His hand still hurts and he still misses his brother, but Edmund isn't quite so angry anymore. At least he hasn't been forgotten, he thinks. At least Peter's alive, and at least Peter isn't making friends that will replace Edmund. And his own note! Edmund sleeps that night on Peter's bed, dreaming of when his brother will come home. He misses him something terrible, even if he pretends not to.

Bliss, Edmund knows, is normalcy.


Edmund is eleven. Peter says boarding school isn't so bad, once you get used to it. Edmund doesn't think he's ever going to get used to it. And besides, Peter wasn't as little as Edmund is now, and he didn't have freckles for the other boys to make fun of, or long, awkward, skinny legs and knobby knees that peek out between the uniform shorts and the socks. And he didn't have such a big mouth, which Edmund realizes is a big part of the problem.

Johnston is the worst of them; he likes to make Edmund run errands for him and writes out messages to be carried to his various cohorts. Sometimes the messages are quite vile, and though Edmund rarely looks at what it is he's carrying, he often gets hit for peeking. The worst is when the dean catches him and takes it away and apparently this time it was something particularly foul, because the end of the day sees him weeping into his pillow, lying on his stomach because the backs of his legs are burning so fiercely he thinks it a miracle he'd managed to stagger through the rest of the day.

In that moment, he wants Peter – not mother, not father, but Peter, who has probably gone through the same thing. But Peter, being in a different form, is in a different dormitory and has different teachers and different friends and the two rarely see each other, and even when they do Peter does nothing more than give a tiny smile and a nod and hurry off along with his crowd. There is never a word spoken between them. Edmund thinks Peter is a coward, and thinks of all those things Mother said about Peter looking out for him, and knows it is all a lie.

He spends the first term lurking, taking the hits, hiding the bruises, doing what the older boys tell him, the stationery he's supposed to be using to write home growing moldy in the corner. He never goes to Peter, and Peter never comes to him, though once when Edmund is sick up in his room he gets a note, telling him to feel better and offering some advice on how to get by. The advice is chillingly useful in his situation, and Edmund has the niggling feeling that Peter actually knows everything about what's happening to his little brother right now and just isn't doing anything about it.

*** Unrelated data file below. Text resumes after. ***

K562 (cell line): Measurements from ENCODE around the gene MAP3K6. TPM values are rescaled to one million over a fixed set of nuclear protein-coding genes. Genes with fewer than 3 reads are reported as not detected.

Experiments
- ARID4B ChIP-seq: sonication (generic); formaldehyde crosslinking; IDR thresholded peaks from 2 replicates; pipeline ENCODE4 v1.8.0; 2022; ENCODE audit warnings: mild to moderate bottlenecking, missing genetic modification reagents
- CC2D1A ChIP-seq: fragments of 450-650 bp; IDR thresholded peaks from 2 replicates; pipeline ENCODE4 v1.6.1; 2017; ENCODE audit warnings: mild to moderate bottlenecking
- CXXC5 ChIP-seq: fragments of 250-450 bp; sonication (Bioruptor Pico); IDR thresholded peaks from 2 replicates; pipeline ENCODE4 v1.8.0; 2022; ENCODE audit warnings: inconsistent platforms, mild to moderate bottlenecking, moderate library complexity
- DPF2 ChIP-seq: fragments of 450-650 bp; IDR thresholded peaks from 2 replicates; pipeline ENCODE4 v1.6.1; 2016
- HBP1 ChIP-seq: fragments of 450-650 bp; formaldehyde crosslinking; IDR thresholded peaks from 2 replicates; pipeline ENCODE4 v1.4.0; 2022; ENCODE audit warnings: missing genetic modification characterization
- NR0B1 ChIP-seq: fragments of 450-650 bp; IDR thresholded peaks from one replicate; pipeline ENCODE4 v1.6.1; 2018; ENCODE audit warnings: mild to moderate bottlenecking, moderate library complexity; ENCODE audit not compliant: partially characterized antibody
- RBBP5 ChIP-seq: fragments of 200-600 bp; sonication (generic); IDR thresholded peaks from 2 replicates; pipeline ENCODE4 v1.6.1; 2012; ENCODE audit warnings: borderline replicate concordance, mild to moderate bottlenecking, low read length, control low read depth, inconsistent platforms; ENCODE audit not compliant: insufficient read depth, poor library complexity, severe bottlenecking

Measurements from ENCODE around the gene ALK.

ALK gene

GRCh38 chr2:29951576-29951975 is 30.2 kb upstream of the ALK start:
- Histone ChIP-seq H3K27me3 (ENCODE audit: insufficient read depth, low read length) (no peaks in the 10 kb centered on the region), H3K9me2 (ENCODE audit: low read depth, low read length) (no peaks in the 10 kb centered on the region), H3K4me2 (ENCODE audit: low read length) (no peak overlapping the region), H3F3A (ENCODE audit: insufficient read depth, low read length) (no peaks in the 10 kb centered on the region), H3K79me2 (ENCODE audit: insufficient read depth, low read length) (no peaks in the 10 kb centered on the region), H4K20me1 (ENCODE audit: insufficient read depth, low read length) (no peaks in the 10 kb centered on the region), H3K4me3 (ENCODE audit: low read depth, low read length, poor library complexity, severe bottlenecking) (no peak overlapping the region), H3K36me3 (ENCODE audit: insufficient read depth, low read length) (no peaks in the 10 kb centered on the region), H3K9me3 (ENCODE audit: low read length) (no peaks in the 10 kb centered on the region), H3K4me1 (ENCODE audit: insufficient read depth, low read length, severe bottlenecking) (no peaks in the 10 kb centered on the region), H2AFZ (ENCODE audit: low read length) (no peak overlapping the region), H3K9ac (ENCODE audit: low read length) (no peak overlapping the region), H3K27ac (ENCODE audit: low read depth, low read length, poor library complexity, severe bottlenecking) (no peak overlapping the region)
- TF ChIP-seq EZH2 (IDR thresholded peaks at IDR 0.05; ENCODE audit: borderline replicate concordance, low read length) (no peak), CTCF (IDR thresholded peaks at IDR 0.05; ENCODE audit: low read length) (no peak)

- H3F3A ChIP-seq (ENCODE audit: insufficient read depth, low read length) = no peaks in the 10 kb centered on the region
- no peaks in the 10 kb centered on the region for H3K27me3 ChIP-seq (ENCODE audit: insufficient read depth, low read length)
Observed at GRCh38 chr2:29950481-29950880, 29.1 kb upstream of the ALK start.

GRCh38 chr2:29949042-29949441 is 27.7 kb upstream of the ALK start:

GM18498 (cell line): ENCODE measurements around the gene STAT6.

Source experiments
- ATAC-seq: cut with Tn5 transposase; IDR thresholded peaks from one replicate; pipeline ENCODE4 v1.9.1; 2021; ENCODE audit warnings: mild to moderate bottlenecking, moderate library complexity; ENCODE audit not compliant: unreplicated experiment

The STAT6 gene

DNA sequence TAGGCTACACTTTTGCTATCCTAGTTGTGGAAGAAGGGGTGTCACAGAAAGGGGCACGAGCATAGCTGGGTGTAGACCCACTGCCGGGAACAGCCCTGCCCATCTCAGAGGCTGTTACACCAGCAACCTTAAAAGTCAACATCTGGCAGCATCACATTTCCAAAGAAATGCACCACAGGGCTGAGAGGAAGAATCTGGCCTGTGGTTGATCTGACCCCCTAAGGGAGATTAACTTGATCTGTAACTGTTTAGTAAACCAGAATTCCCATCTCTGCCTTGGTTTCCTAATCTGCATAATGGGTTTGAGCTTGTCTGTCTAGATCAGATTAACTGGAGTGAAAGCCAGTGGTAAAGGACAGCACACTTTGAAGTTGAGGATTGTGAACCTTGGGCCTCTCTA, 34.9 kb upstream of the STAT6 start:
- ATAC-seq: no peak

He's pretty sure that that's worse than Peter not knowing.

Second term is worse than the first, because at this point the other boys are getting bored and Edmund is a form of amusement, especially when he's in trouble. Edmund is still struggling to find a balance between pleasing the teachers, who cane him, and pleasing the other boys, who rough him up and call him nasty names. He can never please both, because inherently, pleasing one is displeasing the other. And so he finds the happiest medium he can instead, getting the cane one day and the fist the next, until he wonders if God made him only to be a vent for others' frustration. Peter still doesn't talk to him.

By the end of the year, Edmund can't count the number of bruises he's got, but he can count the number of words Peter has spoken to him out loud on two hands and a foot. They are:

"Hey."

"Sorry."

"Not now."

"Sorry."

"No."

"Mum says write."

"I'm sorry."

"I'm sorry."

Not that he's counting.

Bliss, Edmund knows, is unattainable.


Edmund is eleven. The snow is cold but his anger is hot, and he is angry – angry at Mum for sending them away, angry at the war for taking Father, angry at Susan for babying him, angry at Lucy for being right about the world in the wardrobe, but somehow he finds the most anger for Peter, stupid, golden Peter, in whose shadow Edmund has been forced to stand his entire life. He wraps his robe about him and marches into the white, billowy drifts, ice stinging his ankles and snow gathering in his slippers, but he is too angry to care much.

With the crunch crunch of his footsteps comes a twisted sort of satisfaction, knowing he is defying Peter with every step he takes into this cold, lifeless land. And when the sleigh comes, he goes there too, because he can just hear Peter's voice, stay here, Ed, I'll deal with this, don't be stupid and it feels so delicious to do just the opposite. Somewhere in the back of his head, he knows this isn't quite the right thing to do, but he's been doing a lot of the wrong things lately anyway, so what's one more? Besides, she seems nice enough.